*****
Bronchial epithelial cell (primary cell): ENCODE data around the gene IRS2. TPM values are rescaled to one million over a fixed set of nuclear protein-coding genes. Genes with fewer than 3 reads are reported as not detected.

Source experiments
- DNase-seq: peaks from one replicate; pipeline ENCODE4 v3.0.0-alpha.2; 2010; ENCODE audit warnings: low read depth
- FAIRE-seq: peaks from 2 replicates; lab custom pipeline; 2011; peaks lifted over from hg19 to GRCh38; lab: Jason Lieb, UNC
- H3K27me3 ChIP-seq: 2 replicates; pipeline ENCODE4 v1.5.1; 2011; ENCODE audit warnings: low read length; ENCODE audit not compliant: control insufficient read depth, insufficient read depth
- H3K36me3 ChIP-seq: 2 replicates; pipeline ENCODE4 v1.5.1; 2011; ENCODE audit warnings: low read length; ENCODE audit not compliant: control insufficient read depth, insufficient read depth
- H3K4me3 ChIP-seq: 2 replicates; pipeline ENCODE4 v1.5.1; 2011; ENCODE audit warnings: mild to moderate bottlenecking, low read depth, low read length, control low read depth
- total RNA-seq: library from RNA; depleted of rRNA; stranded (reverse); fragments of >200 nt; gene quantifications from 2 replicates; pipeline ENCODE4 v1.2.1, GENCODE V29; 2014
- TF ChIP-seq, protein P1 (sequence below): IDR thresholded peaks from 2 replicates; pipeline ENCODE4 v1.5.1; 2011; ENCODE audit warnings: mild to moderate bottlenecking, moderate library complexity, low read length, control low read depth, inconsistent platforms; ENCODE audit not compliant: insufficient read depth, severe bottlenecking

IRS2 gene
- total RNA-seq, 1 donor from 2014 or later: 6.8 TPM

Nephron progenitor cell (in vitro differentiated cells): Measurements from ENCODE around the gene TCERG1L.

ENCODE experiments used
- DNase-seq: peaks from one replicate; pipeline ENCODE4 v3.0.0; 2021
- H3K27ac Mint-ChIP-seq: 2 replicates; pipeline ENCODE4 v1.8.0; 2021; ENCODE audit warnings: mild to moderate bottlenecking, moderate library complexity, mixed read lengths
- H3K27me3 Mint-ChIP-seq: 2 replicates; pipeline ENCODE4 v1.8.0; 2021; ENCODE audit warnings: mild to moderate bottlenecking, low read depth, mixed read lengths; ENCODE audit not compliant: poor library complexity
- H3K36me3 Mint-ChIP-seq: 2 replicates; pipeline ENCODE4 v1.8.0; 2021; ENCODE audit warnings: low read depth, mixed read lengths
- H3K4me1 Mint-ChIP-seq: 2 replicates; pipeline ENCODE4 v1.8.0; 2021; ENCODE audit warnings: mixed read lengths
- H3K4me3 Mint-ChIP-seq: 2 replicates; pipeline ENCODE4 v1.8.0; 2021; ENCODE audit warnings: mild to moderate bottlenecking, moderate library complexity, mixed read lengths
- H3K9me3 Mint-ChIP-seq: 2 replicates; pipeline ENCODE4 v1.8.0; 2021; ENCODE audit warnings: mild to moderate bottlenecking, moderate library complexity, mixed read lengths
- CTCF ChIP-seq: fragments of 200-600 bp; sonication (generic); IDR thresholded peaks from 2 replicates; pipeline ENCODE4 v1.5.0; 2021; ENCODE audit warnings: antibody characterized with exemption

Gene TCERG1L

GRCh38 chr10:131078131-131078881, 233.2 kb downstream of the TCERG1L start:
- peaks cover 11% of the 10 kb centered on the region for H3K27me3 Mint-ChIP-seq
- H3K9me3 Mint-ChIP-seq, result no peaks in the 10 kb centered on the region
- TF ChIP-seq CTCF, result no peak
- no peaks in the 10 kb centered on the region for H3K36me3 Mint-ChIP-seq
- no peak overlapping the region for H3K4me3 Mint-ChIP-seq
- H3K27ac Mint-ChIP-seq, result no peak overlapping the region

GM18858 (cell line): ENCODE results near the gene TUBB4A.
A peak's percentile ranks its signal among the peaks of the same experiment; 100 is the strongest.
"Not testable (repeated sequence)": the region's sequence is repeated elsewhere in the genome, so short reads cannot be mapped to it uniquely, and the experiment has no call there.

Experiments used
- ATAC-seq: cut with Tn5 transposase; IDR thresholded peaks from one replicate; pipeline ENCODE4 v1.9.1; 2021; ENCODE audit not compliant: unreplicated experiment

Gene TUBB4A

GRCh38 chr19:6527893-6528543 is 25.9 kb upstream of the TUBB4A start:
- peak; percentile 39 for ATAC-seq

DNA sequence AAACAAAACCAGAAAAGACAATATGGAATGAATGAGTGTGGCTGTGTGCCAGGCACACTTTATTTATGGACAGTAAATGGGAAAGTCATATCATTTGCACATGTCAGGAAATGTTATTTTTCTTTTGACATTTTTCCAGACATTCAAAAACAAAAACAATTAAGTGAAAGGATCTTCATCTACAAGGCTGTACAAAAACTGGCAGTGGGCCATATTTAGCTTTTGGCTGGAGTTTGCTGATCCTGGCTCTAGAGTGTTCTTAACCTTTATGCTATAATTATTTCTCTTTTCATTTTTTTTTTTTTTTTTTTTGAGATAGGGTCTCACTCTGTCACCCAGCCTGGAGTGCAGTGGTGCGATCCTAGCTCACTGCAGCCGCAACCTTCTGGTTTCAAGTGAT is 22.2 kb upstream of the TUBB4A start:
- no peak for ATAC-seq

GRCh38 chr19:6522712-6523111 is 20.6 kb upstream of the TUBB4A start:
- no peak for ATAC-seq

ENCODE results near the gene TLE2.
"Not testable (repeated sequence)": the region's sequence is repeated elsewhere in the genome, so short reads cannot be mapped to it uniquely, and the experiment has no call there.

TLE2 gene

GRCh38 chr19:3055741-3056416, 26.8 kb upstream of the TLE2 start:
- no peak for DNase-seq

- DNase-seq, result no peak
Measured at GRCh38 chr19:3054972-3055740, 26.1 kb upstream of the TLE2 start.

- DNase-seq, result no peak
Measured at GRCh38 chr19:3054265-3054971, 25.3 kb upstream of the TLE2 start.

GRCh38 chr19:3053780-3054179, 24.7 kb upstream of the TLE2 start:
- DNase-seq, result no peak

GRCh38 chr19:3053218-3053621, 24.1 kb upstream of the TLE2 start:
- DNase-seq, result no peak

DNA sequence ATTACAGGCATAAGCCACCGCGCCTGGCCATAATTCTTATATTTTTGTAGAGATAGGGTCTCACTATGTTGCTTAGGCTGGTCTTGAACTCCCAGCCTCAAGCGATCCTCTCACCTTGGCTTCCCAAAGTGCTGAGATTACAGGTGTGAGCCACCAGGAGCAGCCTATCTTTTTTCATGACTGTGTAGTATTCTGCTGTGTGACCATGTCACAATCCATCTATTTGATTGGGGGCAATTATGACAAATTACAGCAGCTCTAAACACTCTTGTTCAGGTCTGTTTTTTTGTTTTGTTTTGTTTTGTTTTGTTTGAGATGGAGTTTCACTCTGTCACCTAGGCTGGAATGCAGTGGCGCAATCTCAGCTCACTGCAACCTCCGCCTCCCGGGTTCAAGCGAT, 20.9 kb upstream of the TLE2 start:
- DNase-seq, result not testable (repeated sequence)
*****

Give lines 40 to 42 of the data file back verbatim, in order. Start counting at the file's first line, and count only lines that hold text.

GRCh38 chr19:6522712-6523111 is 20.6 kb upstream of the TUBB4A start:
- no peak for ATAC-seq

ENCODE results near the gene TLE2.